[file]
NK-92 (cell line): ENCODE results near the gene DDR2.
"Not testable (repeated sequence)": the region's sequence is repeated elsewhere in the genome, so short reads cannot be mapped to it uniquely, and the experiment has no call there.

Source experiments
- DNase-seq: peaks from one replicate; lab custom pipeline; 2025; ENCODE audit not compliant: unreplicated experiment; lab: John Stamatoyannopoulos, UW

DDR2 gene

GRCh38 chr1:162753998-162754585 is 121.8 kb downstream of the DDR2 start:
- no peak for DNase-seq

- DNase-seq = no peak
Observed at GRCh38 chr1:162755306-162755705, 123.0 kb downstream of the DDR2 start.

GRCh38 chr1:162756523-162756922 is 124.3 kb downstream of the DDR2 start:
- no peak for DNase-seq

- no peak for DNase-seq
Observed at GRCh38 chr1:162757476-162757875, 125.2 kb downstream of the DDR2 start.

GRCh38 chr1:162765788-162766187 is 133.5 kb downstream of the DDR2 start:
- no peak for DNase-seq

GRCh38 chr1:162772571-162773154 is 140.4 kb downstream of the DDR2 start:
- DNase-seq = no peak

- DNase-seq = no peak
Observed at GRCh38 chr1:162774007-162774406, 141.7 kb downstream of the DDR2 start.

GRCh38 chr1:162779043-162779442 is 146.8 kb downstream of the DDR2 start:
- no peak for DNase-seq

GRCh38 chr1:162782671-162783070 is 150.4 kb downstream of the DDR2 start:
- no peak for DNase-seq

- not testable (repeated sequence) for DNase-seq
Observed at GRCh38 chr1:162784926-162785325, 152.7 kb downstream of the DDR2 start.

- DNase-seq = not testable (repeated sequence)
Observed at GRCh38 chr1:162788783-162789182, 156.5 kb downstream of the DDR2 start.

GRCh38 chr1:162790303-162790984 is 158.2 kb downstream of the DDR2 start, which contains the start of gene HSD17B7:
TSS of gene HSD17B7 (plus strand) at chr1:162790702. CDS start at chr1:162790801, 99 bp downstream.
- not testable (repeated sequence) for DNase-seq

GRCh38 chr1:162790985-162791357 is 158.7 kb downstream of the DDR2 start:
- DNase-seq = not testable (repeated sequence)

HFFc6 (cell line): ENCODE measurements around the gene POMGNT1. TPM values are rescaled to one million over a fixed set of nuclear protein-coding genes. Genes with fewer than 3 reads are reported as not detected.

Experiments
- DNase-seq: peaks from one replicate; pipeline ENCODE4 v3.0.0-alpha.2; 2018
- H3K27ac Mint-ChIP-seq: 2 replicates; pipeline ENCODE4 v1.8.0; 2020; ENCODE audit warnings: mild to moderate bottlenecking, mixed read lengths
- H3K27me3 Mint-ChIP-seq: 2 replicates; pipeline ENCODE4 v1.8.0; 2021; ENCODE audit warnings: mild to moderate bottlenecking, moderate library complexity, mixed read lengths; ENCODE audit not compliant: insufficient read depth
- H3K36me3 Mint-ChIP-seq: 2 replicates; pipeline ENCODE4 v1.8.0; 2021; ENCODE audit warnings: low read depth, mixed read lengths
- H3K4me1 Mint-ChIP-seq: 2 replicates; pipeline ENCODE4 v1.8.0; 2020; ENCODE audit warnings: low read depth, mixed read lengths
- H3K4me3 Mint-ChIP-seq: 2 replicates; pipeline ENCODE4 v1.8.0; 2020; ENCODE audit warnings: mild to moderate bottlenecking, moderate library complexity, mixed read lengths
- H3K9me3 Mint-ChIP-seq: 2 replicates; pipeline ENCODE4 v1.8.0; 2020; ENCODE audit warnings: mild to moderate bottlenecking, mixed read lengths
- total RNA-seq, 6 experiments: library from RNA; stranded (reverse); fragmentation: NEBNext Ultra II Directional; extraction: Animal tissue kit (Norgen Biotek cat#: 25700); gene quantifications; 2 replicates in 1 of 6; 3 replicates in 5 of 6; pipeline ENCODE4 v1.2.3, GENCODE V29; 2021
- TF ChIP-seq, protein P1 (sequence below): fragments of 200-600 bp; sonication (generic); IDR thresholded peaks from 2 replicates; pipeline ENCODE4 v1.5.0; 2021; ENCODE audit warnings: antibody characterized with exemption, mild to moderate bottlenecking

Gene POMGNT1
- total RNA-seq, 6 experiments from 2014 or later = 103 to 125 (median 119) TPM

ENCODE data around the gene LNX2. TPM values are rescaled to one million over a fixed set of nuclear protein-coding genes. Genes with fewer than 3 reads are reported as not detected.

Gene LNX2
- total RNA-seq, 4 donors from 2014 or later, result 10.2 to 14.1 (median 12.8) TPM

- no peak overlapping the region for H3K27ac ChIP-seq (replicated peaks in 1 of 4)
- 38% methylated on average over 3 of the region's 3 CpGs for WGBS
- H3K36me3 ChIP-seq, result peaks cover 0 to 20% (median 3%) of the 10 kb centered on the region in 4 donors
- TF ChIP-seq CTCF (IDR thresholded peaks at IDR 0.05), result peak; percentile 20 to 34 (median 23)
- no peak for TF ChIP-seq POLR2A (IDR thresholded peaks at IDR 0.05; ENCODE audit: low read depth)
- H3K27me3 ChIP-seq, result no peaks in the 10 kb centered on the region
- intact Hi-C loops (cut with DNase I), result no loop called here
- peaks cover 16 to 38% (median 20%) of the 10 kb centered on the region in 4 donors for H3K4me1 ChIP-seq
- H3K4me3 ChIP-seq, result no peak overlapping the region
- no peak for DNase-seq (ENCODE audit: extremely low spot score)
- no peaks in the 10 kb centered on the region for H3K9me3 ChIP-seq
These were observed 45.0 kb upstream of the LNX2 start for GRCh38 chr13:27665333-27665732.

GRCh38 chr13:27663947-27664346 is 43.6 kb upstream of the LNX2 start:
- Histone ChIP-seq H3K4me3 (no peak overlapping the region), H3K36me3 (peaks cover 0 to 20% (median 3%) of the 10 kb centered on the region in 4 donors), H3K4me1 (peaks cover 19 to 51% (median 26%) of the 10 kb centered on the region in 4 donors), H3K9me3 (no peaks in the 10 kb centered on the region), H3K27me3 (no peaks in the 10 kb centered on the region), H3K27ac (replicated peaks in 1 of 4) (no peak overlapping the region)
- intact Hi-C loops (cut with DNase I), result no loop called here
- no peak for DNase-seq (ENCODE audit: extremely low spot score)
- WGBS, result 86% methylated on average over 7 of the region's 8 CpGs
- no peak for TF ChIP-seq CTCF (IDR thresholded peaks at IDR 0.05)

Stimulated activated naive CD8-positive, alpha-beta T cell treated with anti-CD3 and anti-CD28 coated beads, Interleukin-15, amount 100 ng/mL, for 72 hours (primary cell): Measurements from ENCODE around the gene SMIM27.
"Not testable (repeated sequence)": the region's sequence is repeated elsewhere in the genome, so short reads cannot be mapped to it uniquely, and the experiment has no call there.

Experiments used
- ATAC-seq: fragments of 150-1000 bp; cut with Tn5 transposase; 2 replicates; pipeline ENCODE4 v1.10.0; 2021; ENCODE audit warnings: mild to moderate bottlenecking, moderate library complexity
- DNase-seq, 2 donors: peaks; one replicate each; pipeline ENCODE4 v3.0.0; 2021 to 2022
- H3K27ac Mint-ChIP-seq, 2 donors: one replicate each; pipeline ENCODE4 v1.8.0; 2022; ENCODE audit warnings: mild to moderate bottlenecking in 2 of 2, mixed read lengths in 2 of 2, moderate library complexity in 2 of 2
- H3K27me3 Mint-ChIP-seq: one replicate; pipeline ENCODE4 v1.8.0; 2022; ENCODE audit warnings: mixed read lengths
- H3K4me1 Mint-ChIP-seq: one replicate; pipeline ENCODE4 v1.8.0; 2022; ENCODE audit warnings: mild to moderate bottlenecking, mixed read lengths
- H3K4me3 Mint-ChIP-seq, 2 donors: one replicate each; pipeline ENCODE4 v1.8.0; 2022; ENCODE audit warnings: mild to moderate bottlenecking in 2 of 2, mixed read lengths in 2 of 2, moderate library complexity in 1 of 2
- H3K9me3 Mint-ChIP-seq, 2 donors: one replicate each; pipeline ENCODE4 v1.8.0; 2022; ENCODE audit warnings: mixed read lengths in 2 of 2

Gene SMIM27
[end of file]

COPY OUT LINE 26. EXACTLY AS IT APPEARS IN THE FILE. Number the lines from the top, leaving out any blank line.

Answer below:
- DNase-seq = not testable (repeated sequence)